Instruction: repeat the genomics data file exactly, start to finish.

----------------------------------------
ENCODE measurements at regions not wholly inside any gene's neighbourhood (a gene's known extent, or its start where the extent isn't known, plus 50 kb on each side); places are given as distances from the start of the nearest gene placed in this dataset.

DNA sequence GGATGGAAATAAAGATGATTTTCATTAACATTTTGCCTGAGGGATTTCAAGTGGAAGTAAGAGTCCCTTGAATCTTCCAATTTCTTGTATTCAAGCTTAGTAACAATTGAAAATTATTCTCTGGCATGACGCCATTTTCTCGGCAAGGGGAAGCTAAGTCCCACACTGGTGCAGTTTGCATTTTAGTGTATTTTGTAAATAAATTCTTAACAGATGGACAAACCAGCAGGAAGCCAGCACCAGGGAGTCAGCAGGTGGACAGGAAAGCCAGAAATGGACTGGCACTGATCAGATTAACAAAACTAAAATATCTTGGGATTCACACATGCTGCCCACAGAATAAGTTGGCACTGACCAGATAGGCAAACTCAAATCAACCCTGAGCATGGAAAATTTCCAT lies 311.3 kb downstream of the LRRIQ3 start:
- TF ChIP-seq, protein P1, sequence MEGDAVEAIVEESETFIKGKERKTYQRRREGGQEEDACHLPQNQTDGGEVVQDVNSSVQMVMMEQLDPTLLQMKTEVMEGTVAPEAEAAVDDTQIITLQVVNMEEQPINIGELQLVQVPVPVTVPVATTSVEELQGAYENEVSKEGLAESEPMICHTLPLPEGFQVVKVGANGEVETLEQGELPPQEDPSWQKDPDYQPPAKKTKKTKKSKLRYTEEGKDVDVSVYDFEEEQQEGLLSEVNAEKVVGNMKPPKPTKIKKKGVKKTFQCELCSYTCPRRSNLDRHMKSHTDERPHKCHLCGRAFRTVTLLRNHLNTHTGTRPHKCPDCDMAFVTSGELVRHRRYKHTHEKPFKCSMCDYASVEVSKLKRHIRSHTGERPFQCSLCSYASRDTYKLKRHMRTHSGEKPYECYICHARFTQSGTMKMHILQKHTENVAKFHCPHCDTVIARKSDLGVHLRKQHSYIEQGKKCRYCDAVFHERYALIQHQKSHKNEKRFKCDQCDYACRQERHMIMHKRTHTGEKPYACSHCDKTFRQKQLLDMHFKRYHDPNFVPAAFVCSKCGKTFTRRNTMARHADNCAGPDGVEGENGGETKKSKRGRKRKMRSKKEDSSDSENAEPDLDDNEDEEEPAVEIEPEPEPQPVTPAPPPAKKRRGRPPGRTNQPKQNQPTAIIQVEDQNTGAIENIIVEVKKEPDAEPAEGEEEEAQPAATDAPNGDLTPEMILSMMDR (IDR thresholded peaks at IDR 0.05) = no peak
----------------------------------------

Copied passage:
ENCODE measurements at regions not wholly inside any gene's neighbourhood (a gene's known extent, or its start where the extent isn't known, plus 50 kb on each side); places are given as distances from the start of the nearest gene placed in this dataset.

DNA sequence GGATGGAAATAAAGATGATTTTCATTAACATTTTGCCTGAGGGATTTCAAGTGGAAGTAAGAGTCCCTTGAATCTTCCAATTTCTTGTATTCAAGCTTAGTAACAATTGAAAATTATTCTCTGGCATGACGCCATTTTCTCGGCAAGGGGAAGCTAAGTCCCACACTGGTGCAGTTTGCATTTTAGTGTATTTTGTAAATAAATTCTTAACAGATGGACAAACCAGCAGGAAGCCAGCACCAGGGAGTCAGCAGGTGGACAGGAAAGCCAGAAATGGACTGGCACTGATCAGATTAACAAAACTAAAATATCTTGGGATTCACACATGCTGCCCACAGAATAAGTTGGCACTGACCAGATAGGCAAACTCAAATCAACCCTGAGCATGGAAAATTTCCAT lies 311.3 kb downstream of the LRRIQ3 start:
- TF ChIP-seq, protein P1, sequence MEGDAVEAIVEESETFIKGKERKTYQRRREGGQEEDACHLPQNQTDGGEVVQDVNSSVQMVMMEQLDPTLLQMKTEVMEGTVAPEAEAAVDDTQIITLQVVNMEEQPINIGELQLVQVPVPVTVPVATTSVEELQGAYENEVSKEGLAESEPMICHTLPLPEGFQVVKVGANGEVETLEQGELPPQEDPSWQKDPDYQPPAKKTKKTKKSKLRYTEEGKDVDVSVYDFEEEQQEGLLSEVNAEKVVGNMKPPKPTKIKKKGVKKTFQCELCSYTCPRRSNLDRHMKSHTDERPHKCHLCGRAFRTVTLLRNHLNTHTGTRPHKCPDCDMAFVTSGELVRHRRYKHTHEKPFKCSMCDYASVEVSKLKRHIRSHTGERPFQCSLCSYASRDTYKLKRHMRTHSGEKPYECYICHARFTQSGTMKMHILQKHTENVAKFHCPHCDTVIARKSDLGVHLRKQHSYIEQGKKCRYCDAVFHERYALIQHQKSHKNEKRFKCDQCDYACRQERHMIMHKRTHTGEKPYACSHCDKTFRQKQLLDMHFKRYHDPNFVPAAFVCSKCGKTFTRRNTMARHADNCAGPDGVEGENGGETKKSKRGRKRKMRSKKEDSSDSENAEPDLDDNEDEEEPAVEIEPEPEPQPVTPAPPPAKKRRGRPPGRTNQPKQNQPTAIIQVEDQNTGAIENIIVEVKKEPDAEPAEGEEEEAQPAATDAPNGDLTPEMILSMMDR (IDR thresholded peaks at IDR 0.05) = no peak